the muffles are expensive to build, yield a smaller output of saltcake, and require more fuel than the open roaster. Moreover, they very often crack, thus permitting acid vapors to escape into the flues and chimney, causing loss and creating a nuisance. It is customary to maintain a slight pressure in the flues and chimney, so that if the muffle cracks, the flue gases force their way into it. This may cause a slight contamination of the acid, but no nuisance is created. Cheaper fuel may be used with these furnaces, but repairs are apt to be expensive. The pan (A) in both furnaces is about 10 feet in diameter, 7 inches thick at the centre and 3 inches thick at the sides. After a charge is drawn, the pan is cooled somewhat before introducing another, for cold salt, coming in contact with the hot pan, might crack it. The sulphuric acid is generally heated to 1000 or 1300 C. for the same reason.
During the second reaction, the charge is constantly stirred with a "rabble," a large hoe-shaped tool, to prevent" crusting" or burning on to the hearth or retort. The stirring is done by workmen, and as the work is very heavy, they are sometimes careless, and allow a crust to form, which may crack the muffle. Consequently, many attempts have been made to construct mechanical stirrers.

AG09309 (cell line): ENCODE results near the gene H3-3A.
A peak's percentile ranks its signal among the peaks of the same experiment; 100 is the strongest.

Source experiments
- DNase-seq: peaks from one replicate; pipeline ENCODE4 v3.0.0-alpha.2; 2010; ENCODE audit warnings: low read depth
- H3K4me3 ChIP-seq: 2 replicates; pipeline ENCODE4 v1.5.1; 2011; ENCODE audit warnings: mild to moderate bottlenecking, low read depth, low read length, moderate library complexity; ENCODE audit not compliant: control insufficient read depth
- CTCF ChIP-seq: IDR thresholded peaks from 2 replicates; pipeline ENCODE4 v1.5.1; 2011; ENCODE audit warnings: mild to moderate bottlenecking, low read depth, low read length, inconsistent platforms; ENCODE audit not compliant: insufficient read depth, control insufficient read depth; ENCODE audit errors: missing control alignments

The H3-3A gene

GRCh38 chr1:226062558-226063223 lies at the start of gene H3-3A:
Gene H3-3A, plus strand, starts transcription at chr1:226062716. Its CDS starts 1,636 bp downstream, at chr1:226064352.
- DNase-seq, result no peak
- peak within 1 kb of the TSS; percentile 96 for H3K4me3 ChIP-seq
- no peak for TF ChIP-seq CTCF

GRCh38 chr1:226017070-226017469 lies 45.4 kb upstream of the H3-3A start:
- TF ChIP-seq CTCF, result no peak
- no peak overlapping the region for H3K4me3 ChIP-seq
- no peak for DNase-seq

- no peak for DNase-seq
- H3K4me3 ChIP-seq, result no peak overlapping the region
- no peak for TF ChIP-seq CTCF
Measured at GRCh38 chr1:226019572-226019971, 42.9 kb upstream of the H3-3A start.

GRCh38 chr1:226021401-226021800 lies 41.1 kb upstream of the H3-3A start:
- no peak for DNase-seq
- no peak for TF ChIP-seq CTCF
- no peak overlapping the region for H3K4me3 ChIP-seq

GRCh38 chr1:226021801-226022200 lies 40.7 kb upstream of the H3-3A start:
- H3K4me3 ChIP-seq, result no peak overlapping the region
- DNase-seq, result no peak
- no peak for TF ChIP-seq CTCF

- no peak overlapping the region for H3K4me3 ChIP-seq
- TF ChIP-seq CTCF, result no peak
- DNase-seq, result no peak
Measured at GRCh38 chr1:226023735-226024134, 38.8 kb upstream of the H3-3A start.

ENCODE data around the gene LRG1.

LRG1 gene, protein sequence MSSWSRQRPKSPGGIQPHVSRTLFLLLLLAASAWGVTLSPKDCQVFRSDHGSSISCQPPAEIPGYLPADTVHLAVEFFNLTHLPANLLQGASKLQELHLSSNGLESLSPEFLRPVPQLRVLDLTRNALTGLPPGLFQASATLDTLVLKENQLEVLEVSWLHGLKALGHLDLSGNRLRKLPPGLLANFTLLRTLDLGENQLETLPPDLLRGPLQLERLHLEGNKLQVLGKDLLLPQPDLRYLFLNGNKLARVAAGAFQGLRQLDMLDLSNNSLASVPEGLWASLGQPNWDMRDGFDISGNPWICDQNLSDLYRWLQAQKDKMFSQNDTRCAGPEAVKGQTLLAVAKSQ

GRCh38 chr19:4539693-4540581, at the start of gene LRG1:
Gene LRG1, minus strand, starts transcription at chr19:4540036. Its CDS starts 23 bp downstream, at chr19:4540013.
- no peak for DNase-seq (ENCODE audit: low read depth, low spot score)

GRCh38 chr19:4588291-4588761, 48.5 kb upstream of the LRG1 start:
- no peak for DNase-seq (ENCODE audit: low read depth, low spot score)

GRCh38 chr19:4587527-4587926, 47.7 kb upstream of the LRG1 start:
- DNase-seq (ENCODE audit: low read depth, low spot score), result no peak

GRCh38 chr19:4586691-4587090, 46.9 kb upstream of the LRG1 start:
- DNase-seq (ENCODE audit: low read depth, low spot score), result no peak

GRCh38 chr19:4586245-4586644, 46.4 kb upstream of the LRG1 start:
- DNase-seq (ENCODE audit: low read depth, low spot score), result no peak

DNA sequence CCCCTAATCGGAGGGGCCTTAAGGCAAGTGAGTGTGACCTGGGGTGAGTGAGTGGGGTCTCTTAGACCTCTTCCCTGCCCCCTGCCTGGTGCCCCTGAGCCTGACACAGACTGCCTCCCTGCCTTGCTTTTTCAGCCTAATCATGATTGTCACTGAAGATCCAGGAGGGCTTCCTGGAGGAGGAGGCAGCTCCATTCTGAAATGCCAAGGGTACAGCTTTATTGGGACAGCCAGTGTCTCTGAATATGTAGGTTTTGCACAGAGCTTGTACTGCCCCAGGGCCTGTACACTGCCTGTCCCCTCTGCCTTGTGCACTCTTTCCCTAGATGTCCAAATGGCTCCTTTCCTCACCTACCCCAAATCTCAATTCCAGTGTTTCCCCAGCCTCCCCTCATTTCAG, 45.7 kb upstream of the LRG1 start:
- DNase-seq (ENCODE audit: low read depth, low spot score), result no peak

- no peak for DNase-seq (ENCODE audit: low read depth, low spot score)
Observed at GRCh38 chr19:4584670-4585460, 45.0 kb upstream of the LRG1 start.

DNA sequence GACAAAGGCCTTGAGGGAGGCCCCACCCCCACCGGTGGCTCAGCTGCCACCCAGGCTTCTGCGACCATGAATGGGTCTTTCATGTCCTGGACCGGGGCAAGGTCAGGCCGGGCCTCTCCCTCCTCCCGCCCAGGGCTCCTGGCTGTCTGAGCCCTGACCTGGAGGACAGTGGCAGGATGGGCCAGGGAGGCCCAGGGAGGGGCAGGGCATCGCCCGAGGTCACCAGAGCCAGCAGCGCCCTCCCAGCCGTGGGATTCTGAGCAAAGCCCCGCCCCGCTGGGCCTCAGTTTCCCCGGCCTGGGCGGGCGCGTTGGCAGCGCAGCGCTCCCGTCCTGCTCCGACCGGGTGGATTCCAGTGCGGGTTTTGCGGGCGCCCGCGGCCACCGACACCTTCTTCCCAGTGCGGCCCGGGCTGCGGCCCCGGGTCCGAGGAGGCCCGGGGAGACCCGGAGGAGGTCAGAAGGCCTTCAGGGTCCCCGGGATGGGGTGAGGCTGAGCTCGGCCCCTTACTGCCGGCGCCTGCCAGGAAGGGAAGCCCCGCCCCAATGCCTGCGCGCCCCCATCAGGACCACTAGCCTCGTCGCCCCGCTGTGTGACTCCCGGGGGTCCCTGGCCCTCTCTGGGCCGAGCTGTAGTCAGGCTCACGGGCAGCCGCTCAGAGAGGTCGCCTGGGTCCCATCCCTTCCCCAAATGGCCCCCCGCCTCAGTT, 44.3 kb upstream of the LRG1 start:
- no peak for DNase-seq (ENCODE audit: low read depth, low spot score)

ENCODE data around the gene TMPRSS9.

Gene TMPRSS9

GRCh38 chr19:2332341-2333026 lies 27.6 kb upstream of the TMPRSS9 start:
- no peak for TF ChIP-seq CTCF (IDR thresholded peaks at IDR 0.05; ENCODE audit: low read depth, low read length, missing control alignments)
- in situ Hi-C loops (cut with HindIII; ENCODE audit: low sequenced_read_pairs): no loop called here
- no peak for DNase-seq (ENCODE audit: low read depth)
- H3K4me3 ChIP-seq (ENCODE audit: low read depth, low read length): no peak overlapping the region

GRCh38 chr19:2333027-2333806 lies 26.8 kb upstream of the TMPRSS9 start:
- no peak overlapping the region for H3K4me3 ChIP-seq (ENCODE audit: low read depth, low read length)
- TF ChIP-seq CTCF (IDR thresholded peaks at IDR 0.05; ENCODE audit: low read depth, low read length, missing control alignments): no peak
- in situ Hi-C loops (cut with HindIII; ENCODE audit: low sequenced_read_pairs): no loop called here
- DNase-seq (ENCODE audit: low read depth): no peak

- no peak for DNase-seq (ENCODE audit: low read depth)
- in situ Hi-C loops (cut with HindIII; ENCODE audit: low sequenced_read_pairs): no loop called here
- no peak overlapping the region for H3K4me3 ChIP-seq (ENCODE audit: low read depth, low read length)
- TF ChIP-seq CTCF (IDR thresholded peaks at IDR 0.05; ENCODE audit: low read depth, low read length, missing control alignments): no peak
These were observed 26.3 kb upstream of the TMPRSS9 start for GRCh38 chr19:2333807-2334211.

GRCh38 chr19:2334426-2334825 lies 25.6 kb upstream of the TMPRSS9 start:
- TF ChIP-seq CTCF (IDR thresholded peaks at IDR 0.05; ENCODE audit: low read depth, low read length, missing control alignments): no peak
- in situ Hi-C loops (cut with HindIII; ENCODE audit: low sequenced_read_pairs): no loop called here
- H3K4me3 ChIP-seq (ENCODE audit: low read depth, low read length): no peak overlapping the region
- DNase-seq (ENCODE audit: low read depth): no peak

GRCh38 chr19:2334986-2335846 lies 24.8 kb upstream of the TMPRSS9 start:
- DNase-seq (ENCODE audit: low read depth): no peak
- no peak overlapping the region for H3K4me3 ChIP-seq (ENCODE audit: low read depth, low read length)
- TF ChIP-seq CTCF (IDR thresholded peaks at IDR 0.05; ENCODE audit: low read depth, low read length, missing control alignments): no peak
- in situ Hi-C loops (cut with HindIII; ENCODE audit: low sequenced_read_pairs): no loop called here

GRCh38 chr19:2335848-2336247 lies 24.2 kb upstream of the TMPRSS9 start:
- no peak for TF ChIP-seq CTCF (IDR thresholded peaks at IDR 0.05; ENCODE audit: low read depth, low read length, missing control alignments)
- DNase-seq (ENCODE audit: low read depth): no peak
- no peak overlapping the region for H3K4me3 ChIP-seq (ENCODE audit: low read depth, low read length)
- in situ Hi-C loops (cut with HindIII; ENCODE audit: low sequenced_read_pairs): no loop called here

'The Mactear furnace (Fig. 36) is the only one of these that has met with much success. This is a reverberatory furnace with a rotating hearth (A); in the centre of the hearth is a shallow pan (B) into which the mixture of salt and sulphuric acid is run in a slow, continuous stream. The mass overflows on to the hearth, where it is subjected to the high heat of the flames from the grate (G); at the same time, it is mixed and pushed towards the edge of the hearth by stirrers (C), against which the charge strikes as the hearth revolves. The speed is so regulated that the salt is all converted to sulphate by the time it reaches the edge of the hearth. There it falls into an annular trough (0, D), which carries the pasty mass out of the furnace. An apron attached to the edge of the hearth (lips into this trough, so that the salt-cake forms a lute, and prevents the escape of the acid vapor into the space beneath the hearth. This only imperfectly protects the driving mechanism from the flame and acid vapors, and serious difficulties are consequently incurred in running .the furnace. Moreover, the acid vapors are much diluted with the fire gases, which renders their absorption difficult. Because of these disadvantages, some manufacturers who have tried mechanical appliances have abandoned them, and returned to the hand-worked furnace.